has defined a 7% trigger for ending asset purchases. In short, don't
assume that a failure to meet the growth forecast will hold the Fed's hand.
Watch the unemployment forecast; it may be more important at this point in
the policy cycle.
Posted by Mark Thoma on Thursday, June 20, 2013 at 09:54 AM in Economics, Fed Watch, Monetary Policy |
Posted by Mark Thoma on Thursday, June 20, 2013 at 12:03 AM in Economics, Links |
Tim Duy's second reaction to the FOMC meeting and press conference:
FOMC Statement: Second Reaction
Posted by Mark Thoma on Wednesday, June 19, 2013 at 02:38 PM in Economics, Fed Watch, Monetary Policy |
FOMC Statement: First Reaction, by Tim Duy: The June
FOMC statement was released minutes ago, and it sent a clear signal that the
door to scaling back asset purchases was now wide open. Of course, we still
await the press conference, where Federal Reserve Chairman Ben Bernanke can
place his own spin on the statement, but I suspect we will see him take the
opportunity to set the stage for a policy change as early as September.
Two key sentences stand out.
Continue reading "Fed Watch: FOMC Statement: First Reaction" »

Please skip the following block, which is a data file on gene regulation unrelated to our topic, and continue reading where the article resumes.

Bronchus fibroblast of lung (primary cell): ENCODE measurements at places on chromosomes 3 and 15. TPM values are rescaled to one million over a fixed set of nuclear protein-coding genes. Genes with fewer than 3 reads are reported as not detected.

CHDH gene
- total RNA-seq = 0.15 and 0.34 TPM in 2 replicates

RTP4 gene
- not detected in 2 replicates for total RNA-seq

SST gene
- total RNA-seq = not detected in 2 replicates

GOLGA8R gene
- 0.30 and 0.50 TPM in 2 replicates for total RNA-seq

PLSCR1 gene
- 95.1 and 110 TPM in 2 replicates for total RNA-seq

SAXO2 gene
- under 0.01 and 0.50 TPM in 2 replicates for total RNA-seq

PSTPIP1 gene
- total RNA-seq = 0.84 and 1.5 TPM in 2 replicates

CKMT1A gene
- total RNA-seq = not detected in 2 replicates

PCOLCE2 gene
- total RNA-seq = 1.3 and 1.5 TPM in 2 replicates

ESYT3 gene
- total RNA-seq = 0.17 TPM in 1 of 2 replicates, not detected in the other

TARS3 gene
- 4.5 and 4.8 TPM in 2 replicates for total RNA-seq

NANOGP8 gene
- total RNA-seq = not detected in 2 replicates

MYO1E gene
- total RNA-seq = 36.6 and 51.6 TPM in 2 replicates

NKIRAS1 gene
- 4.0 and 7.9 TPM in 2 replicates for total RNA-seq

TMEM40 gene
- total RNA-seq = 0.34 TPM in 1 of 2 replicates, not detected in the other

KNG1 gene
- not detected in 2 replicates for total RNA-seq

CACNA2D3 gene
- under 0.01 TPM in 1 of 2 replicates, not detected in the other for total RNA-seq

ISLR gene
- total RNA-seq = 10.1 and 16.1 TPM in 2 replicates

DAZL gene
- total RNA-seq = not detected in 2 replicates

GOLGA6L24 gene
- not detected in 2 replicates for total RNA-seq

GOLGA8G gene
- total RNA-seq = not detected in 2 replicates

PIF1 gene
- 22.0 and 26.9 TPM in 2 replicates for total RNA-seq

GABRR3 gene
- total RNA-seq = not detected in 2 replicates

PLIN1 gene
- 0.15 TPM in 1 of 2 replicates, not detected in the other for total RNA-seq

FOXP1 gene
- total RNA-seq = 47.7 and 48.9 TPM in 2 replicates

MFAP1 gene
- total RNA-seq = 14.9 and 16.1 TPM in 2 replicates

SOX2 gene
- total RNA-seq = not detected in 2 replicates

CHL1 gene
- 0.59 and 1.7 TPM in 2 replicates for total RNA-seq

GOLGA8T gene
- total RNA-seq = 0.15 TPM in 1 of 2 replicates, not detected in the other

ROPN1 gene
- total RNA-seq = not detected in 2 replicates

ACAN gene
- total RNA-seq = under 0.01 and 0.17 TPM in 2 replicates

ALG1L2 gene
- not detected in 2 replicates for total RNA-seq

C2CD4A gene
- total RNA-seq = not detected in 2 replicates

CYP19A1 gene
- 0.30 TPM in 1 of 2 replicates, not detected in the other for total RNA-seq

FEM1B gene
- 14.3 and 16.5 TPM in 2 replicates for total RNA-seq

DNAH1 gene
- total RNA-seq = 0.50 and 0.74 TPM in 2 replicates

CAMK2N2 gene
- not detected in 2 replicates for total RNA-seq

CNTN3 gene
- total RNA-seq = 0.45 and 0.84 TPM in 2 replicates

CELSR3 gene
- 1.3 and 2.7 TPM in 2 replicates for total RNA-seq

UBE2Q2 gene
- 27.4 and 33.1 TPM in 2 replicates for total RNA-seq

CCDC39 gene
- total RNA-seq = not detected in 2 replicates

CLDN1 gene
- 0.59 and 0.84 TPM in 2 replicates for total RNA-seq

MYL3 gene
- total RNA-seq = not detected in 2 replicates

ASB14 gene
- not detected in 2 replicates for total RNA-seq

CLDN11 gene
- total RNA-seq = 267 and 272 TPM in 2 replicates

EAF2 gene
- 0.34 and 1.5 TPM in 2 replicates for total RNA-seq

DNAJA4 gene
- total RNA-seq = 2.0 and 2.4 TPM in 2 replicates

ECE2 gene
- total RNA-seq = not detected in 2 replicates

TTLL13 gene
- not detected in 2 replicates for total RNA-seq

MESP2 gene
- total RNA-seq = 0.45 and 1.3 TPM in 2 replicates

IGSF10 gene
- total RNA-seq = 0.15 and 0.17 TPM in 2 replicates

Posted by Mark Thoma on Wednesday, June 19, 2013 at 12:51 PM in Economics, Fed Watch, Monetary Policy |
Posted by Mark Thoma on Wednesday, June 19, 2013 at 12:03 AM in Economics, Links |
Cathleen Leué, technically my ex-wife but we had gotten
back together several years ago, unexpectedly passed away last night. I will miss her
Blogging may be light or non-existent for awhile.
Update: UO mourns loss of IT expert Leué - AroundtheO.
Posted by Mark Thoma on Tuesday, June 18, 2013 at 03:52 PM
We are, as they say, live:
7 Important Examples of How Markets Can Fail
Not sure what happened, but the second paragraph of the introduction to the column is missing [Update: this is fixded]. It should
7 Important Examples of How Markets Can Fail: Many people on the
political right believe that free markets are the solution to most any
problem. For example, Senator Pat Roberts (R-KS) introduced
yet another attempt to repeal Obamacare with a call to “start over …
with true, market based reforms.”
However, free, unregulated markets are not always the answer. It’s true that
competitive markets have desirable properties, but
very special conditions must be present for competitive markets to emerge.
When these conditions are not met, as is often the case in the real world,